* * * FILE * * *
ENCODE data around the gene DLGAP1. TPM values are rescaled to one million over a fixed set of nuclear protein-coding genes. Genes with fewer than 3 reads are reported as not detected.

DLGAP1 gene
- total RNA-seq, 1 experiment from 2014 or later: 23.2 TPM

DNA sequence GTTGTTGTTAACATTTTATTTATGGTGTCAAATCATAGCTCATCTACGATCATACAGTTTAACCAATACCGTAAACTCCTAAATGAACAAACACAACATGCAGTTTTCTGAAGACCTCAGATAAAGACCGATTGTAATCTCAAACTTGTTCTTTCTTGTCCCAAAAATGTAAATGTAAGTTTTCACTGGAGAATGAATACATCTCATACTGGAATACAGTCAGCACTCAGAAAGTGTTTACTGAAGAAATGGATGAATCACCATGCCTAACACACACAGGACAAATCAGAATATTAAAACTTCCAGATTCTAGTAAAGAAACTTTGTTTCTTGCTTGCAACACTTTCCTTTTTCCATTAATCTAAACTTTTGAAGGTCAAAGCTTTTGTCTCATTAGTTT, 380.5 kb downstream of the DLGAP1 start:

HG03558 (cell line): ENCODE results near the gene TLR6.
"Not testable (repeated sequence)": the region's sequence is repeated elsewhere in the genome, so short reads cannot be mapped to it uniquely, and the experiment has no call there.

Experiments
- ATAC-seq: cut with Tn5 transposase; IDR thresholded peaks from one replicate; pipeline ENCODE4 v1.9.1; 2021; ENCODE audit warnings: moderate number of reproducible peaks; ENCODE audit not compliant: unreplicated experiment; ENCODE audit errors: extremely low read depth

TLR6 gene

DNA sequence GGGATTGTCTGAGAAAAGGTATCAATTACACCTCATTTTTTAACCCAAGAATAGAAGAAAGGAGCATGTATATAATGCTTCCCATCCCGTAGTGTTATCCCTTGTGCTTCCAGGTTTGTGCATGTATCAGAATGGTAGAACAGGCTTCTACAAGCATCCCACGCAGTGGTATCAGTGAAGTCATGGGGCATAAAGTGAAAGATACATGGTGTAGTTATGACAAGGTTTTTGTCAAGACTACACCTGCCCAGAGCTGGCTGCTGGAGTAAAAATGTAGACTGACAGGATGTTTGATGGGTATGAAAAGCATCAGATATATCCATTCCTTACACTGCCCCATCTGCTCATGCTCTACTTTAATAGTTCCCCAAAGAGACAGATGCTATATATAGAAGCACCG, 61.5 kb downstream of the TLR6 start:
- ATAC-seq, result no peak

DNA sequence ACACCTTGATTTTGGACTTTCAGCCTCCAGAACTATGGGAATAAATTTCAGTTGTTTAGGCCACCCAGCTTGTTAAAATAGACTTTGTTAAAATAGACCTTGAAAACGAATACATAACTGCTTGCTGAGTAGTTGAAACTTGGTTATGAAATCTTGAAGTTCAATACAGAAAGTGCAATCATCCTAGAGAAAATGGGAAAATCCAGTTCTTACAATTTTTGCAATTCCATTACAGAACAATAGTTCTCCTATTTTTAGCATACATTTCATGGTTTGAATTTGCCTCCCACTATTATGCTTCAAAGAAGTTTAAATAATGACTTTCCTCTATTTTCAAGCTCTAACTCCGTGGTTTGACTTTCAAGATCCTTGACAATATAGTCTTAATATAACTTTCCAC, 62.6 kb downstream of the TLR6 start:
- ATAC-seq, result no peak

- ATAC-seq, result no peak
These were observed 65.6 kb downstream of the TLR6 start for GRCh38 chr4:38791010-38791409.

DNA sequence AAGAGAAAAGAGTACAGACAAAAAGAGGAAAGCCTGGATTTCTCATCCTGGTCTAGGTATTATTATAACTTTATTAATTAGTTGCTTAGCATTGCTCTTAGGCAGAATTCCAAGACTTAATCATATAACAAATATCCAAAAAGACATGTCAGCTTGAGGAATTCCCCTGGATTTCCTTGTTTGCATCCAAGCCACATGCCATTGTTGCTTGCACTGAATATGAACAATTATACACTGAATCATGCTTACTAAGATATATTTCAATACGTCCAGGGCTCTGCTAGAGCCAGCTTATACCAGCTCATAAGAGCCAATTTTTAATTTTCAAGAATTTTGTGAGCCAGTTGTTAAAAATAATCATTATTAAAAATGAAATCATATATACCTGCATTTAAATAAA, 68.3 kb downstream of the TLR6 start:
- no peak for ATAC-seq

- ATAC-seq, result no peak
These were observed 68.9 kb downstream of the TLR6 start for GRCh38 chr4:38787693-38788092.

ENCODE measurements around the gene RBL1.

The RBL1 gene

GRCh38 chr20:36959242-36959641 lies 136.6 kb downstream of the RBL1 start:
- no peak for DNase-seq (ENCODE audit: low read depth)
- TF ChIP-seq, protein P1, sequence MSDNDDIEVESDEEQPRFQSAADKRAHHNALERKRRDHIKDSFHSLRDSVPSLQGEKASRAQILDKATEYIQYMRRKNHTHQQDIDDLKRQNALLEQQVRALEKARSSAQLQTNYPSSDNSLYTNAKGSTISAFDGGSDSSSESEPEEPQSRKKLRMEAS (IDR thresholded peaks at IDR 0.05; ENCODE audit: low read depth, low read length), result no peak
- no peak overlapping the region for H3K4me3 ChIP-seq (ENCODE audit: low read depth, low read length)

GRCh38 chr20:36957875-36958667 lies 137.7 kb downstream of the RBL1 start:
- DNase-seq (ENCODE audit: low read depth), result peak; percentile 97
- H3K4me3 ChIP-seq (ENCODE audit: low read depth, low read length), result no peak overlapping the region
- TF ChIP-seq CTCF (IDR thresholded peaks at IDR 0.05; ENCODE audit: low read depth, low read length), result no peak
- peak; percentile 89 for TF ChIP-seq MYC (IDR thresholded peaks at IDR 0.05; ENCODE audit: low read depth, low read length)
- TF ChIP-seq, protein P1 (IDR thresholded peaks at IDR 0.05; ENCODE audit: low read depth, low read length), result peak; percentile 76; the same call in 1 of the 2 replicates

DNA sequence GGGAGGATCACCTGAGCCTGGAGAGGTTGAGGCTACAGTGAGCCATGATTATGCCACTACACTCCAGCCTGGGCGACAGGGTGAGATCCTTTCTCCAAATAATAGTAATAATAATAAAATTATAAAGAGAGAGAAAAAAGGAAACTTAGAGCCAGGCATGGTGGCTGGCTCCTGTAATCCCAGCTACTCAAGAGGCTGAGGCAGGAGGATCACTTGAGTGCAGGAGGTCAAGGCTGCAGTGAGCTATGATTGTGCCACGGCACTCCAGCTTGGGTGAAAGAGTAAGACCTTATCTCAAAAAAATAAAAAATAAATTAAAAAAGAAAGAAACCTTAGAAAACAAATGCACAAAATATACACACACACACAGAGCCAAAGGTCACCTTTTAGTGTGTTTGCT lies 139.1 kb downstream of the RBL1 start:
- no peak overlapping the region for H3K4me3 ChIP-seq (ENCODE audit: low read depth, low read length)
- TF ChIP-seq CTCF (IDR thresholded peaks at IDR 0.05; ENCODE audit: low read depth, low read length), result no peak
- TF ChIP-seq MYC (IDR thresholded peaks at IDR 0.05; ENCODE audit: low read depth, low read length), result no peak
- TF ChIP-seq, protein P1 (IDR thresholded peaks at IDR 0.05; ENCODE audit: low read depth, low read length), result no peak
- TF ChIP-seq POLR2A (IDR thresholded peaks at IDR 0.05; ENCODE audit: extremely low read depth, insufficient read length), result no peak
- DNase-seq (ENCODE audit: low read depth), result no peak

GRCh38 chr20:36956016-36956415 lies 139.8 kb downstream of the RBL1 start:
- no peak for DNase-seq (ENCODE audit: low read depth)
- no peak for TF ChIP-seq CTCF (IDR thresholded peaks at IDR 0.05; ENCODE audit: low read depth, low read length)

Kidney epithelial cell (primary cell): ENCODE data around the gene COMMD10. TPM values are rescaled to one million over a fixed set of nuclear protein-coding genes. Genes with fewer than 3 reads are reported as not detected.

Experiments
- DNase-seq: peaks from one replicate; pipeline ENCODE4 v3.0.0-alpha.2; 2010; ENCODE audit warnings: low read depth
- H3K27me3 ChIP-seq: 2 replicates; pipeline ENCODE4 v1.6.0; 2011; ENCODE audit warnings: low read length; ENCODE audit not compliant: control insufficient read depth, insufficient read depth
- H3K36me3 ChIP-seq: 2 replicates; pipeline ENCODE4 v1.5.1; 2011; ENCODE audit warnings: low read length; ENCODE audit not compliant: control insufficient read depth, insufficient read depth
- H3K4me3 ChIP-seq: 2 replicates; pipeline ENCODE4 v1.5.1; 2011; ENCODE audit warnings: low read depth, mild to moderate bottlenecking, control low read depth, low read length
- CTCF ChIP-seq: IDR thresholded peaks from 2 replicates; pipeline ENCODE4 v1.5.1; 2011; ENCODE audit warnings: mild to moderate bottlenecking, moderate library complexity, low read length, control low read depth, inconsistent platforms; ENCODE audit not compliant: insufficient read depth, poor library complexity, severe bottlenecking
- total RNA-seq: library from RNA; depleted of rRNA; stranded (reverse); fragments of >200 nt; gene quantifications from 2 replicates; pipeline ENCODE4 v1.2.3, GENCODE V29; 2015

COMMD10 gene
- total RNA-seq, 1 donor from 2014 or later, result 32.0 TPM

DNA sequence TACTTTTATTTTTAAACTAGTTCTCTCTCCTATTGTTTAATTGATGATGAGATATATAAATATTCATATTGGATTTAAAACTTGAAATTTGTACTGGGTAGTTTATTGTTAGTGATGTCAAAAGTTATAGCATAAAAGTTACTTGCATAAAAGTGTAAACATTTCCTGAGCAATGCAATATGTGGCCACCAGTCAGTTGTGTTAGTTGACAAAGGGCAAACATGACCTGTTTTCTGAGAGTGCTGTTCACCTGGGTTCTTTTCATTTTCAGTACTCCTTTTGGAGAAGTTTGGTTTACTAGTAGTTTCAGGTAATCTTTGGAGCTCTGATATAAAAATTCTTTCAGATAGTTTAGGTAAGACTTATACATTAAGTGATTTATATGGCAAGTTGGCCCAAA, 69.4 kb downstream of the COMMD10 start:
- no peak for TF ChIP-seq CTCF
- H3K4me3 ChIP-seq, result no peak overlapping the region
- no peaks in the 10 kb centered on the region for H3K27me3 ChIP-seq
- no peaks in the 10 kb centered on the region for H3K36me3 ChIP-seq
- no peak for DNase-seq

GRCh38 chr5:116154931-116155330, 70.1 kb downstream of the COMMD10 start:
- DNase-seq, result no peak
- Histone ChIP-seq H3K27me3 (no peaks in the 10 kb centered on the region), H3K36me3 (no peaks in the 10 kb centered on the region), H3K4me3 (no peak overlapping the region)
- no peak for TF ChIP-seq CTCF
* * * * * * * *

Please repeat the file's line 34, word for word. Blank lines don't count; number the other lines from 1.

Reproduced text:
- TF ChIP-seq CTCF (IDR thresholded peaks at IDR 0.05; ENCODE audit: low read depth, low read length), result no peak